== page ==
Reviewed by Colin Jacobson (August 31, 2007)
As I’ve mentioned elsewhere, because this website keeps me focused on DVDs, I watch virtually no broadcast TV. That means I only ever check out various series when they come out on DVD, and even then I’m pretty selective about what I view. These reviews take so much time that I can’t take on many TV packages; if I did more, I’d only be able to generate one or two reviews a week.
Usually I stick with tried and true favorites like The Simpsons or The Odd Couple, but occasionally a current series intrigues me enough to give it a look. That proved true for Heroes, the breakout hit of the 2006-07 season. I’ll look at all 23 episodes of this superhero show in the order aired. The plot synopses come straight from the DVD’s package.
Genesis: “Events are set in motion as a total eclipse casts its shadow across the globe and a genetics professor (Sendhil Ramamurthy) uncovers his father’s secret research revealing that people with super powers are living among us.”
I wasn’t sure what to expect from the series’ first episode, though I thought it’d probably offer a slam-bang, action-packed affair meant to overwhelm the audience. What better way to attract viewers than to convince them they’ll get the equivalent of a major superhero movie every week?
To my fairly pleasant surprise, “Genesis” takes the opposite approach. It intrigues us with possibilities more than with realities. Rather than throw rock-‘em-sock-‘em action at us, the episode teases us with small glimpses of the characters and what they can – or will be able to – do.
The best intros come for Claire and Hiro. Both offer the show’s most clever moments and we get a better sense for those roles. The others are a little more subdued and not quite so much fun, but they serve the episode well. On its own, “Genesis” isn’t the most fascinating show, but it doesn’t need to be a killer. It serves to set up the framework for the series, and it does that pretty well.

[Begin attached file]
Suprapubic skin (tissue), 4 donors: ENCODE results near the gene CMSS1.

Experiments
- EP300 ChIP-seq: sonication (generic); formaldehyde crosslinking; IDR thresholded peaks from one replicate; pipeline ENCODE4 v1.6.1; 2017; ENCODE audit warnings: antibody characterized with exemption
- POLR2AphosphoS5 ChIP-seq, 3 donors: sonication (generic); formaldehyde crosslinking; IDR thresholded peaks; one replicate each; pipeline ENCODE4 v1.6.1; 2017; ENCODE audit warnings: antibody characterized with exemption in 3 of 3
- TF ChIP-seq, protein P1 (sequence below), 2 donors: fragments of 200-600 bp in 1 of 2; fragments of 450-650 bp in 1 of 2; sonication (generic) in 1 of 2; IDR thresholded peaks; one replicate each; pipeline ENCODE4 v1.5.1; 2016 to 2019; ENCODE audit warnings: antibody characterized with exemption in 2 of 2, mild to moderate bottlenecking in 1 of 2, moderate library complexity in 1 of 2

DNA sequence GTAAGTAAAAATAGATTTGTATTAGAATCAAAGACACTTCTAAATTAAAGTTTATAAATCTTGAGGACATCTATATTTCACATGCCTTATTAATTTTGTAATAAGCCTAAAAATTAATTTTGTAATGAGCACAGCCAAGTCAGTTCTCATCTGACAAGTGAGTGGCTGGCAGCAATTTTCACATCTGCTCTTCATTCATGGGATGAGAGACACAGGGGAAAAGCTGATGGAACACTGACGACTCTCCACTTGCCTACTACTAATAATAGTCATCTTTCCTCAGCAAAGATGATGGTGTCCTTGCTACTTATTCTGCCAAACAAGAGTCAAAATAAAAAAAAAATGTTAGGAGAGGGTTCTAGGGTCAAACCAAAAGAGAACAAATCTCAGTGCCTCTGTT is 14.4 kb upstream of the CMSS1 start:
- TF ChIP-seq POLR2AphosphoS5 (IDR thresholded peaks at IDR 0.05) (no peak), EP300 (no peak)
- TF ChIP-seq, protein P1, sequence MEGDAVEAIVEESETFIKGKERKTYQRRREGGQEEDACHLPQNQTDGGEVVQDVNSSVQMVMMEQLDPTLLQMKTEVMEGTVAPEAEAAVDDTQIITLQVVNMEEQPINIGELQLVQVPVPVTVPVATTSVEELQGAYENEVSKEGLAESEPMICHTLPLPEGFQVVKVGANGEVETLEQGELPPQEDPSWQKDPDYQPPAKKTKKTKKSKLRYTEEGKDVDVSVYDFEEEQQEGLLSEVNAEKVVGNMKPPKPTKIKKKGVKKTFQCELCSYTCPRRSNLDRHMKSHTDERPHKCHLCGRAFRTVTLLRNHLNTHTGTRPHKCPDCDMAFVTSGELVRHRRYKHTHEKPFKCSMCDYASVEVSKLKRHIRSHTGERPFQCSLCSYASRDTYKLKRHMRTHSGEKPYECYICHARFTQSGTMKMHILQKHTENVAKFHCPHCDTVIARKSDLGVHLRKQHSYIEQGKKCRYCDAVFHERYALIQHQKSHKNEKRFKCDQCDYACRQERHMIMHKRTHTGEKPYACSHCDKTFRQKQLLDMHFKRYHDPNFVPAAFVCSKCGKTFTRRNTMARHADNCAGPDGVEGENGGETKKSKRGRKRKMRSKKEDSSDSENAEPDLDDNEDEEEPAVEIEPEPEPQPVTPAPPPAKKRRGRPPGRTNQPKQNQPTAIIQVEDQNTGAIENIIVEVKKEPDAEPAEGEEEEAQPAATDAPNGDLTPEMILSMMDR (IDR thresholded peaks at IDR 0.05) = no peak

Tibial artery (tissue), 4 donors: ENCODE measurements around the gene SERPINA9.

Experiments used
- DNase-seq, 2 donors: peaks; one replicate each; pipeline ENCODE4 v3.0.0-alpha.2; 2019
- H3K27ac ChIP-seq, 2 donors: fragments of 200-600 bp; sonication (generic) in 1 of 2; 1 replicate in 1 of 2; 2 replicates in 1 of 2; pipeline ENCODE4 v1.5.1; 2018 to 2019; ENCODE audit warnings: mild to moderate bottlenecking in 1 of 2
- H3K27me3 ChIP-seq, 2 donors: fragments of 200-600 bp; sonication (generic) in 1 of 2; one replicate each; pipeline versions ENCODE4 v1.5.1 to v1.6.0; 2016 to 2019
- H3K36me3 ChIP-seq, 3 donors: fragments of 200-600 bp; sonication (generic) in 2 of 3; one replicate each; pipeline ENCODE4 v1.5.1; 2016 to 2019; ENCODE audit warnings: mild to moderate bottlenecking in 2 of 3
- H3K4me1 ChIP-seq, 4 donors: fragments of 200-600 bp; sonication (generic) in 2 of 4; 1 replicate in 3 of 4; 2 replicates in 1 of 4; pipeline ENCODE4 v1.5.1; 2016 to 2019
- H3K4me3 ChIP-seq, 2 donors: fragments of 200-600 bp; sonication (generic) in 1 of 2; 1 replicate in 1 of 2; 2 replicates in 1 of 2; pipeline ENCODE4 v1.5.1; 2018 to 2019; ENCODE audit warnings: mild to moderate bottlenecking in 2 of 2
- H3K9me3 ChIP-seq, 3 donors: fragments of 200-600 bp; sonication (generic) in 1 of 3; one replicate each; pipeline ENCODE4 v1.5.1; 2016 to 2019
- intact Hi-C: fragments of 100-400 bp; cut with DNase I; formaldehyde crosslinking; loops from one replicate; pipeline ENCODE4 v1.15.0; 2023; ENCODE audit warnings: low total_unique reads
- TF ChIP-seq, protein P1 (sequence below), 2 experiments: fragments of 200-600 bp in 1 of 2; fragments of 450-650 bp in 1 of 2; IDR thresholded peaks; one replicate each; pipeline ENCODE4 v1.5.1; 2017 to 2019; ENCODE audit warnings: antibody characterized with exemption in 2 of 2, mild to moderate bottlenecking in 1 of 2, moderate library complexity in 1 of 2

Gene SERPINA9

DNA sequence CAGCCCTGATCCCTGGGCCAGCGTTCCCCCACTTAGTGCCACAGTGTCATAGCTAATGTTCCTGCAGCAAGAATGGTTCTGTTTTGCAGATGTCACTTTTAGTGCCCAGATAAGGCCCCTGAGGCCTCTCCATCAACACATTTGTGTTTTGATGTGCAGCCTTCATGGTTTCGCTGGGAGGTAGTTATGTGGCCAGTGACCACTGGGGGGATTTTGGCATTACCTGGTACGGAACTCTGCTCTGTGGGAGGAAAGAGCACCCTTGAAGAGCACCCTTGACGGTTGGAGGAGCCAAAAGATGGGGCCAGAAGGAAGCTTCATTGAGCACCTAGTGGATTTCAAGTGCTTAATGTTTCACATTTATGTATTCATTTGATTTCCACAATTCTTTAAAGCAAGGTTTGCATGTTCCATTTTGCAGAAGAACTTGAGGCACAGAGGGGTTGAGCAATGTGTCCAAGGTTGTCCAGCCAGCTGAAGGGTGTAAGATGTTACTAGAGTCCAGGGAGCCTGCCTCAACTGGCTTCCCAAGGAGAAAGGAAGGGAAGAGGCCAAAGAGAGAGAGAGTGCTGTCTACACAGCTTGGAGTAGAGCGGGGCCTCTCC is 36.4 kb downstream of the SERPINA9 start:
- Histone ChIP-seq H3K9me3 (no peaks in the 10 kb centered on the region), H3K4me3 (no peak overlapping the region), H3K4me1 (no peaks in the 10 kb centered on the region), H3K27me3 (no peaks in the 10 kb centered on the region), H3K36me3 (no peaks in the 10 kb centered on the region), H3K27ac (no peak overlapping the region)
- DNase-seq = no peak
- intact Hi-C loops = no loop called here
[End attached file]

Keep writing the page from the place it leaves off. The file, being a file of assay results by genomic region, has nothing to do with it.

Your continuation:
I appreciate the fact that “Genesis” leads us into the roles in a pretty gentle manner. It integrates the various introductions well and makes them both smooth and painless. When the program ends, you might think that you’ve only met three or four main characters. Instead, when you think about it, you realize that a full seven “heroes” and various related parts receive intros here. That fact shocks me, as the show moves through them so well that it feels like we get much more time and depth per personality. As a stand-alone show, “Genesis” isn’t the most exciting, but as an “origin story” of sorts, it works quite well and it gives us a nice opening for the series.
Note that this DVD also includes a longer version of “Genesis” under the moniker “Unaired Pilot”. I’ll discuss it more fully when I get to the extras, but it includes all the footage seen here plus an extra 20 minutes or so of additional bits. If you want to watch it, I think it probably makes more sense to skip “Genesis”, though that’s not a perfect solution either, as the “Unaired Pilot” develops some threads that would never appear in the series.